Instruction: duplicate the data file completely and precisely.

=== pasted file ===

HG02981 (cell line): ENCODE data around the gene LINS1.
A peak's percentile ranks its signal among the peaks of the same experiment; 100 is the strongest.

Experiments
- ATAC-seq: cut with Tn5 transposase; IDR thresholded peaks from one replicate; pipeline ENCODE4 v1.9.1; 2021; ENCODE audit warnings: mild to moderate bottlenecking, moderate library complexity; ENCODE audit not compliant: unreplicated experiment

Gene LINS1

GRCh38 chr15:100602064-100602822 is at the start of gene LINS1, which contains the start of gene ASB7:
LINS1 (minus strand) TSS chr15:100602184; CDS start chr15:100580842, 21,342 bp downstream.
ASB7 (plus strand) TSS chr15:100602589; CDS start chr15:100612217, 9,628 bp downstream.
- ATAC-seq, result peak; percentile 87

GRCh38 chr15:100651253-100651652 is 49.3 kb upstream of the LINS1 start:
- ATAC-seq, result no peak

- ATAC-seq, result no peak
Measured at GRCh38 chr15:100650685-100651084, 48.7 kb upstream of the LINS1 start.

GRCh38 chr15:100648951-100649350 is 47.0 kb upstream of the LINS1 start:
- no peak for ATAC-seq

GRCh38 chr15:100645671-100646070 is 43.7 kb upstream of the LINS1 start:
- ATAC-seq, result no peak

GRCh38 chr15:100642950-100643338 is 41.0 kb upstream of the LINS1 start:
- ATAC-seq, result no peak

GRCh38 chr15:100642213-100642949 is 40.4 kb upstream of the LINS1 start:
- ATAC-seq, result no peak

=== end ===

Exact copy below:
HG02981 (cell line): ENCODE data around the gene LINS1.
A peak's percentile ranks its signal among the peaks of the same experiment; 100 is the strongest.

Experiments
- ATAC-seq: cut with Tn5 transposase; IDR thresholded peaks from one replicate; pipeline ENCODE4 v1.9.1; 2021; ENCODE audit warnings: mild to moderate bottlenecking, moderate library complexity; ENCODE audit not compliant: unreplicated experiment

Gene LINS1

GRCh38 chr15:100602064-100602822 is at the start of gene LINS1, which contains the start of gene ASB7:
LINS1 (minus strand) TSS chr15:100602184; CDS start chr15:100580842, 21,342 bp downstream.
ASB7 (plus strand) TSS chr15:100602589; CDS start chr15:100612217, 9,628 bp downstream.
- ATAC-seq, result peak; percentile 87

GRCh38 chr15:100651253-100651652 is 49.3 kb upstream of the LINS1 start:
- ATAC-seq, result no peak

- ATAC-seq, result no peak
Measured at GRCh38 chr15:100650685-100651084, 48.7 kb upstream of the LINS1 start.

GRCh38 chr15:100648951-100649350 is 47.0 kb upstream of the LINS1 start:
- no peak for ATAC-seq

GRCh38 chr15:100645671-100646070 is 43.7 kb upstream of the LINS1 start:
- ATAC-seq, result no peak

GRCh38 chr15:100642950-100643338 is 41.0 kb upstream of the LINS1 start:
- ATAC-seq, result no peak

GRCh38 chr15:100642213-100642949 is 40.4 kb upstream of the LINS1 start:
- ATAC-seq, result no peak